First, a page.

Preventing the loss of pets
Some silver linings have emerged from the new coronavirus COVID-19, despite the devastation, uncertainty, and disruption it has caused in the lives of millions of people. Individuals and families that are required to spend more time at home have the chance to open their homes to animals in need.
The number of people adopting pets has risen as they have more time to spend with their furry friends. The Pet Health Network notes that people who are feeling lonely because they are isolated from others often turn to their dogs to help them cope. One week in March 2020, the Lucky Dog Animal Rescue in Virginia took in and adopted 134 animals from high-kill shelters, which is the agency's monthly average. There has been a surge in the number of animals available for adoption in 43.5% of New York City animal shelters since the COVID-19 outbreak, according to data collected as early as May 2020.
To ensure the safety and security of their pets, new pet owners are reminded to remember to take every precaution. Summer is a great time for pets to go out of their owners' sight. Pets can be scared by increased thunderstorms and fireworks displays. More time spent outside may also make it simpler for so-called "escape artists" to break free from their owners' backyards or leashes. Fortunately, there are some things pet owners can do to keep their pets safe.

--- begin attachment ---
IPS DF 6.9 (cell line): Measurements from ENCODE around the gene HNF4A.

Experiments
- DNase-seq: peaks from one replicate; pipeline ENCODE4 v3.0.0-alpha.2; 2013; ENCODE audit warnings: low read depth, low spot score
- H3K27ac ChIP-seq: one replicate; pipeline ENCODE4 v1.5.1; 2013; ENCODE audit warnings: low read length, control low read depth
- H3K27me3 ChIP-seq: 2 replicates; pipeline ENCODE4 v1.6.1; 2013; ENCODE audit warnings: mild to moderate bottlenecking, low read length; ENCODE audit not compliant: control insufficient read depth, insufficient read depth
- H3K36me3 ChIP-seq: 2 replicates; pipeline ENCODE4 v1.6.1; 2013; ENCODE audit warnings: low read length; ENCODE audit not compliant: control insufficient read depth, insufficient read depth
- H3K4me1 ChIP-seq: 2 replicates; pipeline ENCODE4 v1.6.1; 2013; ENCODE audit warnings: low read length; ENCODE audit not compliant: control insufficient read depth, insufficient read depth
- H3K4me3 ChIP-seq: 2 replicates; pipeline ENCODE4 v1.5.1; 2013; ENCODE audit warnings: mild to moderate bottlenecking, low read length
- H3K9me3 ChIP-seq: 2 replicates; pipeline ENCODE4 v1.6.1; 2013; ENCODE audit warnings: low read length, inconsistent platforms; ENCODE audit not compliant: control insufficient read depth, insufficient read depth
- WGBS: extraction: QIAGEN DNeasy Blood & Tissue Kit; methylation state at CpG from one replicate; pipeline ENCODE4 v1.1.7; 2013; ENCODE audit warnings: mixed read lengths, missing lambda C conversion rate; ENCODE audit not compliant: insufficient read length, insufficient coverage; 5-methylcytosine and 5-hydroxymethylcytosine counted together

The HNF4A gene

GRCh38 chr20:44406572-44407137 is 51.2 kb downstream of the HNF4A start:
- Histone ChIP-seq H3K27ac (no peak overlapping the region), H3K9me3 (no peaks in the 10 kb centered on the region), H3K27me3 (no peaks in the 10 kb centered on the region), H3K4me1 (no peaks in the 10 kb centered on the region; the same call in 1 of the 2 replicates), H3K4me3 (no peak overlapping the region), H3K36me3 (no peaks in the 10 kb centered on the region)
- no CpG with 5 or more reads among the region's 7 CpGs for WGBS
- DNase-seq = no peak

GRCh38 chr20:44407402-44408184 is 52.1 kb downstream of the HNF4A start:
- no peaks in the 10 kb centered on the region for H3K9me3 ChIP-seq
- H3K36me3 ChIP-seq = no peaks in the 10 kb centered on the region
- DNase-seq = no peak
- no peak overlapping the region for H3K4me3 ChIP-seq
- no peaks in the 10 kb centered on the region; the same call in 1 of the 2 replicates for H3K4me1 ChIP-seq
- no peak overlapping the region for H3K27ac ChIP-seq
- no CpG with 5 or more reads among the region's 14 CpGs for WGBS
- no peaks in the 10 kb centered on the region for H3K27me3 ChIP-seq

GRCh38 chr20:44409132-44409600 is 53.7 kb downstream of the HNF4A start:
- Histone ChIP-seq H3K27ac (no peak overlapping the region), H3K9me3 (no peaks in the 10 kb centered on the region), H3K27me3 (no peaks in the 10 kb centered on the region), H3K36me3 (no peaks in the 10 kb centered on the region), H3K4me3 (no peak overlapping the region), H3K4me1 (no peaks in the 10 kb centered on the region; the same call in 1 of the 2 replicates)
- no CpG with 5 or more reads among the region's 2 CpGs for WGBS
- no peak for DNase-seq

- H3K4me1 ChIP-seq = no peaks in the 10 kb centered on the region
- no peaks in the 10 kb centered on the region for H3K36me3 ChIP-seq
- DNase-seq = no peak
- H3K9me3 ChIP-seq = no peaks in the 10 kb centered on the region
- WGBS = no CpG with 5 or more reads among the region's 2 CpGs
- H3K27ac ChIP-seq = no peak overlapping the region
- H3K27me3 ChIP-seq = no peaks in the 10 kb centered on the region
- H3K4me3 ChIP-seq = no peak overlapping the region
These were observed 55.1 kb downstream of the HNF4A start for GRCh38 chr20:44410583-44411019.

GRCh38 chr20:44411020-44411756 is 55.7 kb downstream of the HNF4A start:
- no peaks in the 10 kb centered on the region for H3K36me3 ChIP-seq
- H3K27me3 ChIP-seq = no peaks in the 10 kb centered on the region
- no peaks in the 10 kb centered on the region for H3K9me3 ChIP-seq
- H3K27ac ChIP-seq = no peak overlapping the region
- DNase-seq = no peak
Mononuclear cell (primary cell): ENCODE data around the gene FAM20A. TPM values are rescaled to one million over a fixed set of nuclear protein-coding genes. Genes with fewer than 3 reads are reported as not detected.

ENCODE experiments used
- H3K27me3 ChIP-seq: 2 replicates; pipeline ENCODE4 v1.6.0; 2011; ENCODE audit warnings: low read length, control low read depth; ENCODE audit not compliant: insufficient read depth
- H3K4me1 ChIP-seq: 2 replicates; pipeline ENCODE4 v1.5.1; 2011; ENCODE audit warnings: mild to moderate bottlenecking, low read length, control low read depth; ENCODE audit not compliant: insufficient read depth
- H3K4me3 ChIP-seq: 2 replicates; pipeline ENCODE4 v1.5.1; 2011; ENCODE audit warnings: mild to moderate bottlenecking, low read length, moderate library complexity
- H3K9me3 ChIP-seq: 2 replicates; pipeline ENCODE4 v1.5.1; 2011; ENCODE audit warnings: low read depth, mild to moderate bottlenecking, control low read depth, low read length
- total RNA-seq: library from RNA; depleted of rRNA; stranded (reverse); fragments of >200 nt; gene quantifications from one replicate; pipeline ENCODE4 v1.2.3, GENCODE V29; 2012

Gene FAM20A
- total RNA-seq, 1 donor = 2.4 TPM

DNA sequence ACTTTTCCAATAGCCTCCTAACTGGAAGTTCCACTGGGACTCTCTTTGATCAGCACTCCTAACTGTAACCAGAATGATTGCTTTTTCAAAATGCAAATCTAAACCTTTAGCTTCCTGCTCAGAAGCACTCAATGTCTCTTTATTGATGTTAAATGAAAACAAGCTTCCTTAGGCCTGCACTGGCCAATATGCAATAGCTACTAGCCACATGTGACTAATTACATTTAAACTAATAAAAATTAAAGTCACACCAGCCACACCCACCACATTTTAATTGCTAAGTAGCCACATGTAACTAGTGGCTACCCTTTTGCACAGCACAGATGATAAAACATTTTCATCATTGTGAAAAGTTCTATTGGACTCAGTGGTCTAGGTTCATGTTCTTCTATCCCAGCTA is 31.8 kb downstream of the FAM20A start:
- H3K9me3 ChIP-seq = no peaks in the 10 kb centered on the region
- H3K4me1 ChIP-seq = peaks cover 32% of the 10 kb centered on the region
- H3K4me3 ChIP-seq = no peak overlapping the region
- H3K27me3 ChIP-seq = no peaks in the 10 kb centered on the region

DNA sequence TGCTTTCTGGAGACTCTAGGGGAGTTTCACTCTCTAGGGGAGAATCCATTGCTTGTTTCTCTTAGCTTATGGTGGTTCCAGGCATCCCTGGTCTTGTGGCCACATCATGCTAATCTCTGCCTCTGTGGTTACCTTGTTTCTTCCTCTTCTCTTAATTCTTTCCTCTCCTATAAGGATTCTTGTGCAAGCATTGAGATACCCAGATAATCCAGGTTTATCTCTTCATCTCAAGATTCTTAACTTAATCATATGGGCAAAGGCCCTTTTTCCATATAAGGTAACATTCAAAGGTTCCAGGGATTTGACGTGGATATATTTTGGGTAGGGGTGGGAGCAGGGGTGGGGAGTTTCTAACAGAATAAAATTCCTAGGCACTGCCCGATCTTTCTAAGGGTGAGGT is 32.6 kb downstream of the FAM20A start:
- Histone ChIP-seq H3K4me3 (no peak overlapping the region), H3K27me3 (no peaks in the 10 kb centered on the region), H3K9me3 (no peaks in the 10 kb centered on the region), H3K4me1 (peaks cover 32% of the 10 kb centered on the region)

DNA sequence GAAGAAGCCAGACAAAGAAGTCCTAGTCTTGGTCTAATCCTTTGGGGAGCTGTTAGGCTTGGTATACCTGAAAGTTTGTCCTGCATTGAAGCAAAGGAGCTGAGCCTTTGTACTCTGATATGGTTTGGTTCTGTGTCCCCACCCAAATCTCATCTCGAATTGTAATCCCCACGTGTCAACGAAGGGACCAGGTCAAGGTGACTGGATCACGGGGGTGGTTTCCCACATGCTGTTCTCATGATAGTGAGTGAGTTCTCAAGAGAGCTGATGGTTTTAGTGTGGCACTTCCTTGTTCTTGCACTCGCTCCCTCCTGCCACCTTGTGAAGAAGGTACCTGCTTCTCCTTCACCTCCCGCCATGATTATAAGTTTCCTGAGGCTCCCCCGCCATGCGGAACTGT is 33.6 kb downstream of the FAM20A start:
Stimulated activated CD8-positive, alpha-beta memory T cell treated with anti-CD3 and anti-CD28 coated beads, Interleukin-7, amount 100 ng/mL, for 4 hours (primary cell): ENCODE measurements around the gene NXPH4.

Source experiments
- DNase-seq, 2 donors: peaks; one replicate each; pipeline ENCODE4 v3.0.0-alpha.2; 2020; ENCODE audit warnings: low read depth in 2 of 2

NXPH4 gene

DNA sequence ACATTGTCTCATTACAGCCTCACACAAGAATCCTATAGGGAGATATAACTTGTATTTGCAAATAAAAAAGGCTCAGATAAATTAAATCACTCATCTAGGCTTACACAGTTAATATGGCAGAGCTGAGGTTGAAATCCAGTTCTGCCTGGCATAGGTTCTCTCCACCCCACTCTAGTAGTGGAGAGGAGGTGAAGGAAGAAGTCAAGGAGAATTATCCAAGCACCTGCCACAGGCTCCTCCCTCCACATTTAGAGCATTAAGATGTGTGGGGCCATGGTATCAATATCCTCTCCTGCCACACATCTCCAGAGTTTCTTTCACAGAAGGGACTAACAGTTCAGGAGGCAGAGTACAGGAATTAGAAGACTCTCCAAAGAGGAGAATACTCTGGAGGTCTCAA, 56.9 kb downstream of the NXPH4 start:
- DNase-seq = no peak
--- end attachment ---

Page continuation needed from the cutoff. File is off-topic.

The collar and ID should be worn by all pets at all times. A current phone number should be included. Pet supply stores and the Animal Humane Society's facilities also sell ID tags that can be customized.
It is possible to track a dog or cat's health by implanting a microchip under its skin. A handheld scanner can read the low radio frequency emitted by microchips, which are about the size of a grain of rice. Scanners are now a standard feature in nearly all veterinarians' offices and animal shelters. According to HomeAgain, a microchip provider, microchips are designed to last the life of the pet. The pet's chip will be linked to a database of owner information that can be quickly updated online once it has been registered.
Pets who have been sterilized are less likely to wander the streets in search of a partner and go lost, the American Humane Society claims.
A pet-proof yard and house may necessitate certain alterations on the part of the owner. Some dogs and cats have the ability to climb over or tunnel under fences. Consult your vet for advice on pet-proofing your home.
Keep pets on a leash: Even the most well-behaved pets might change their behavior when they're out of the house. Dogs will be safer on walks if they wear a collar or harness and a leash.
Make sure you know how to prevent your pet from getting lost by following these simple steps.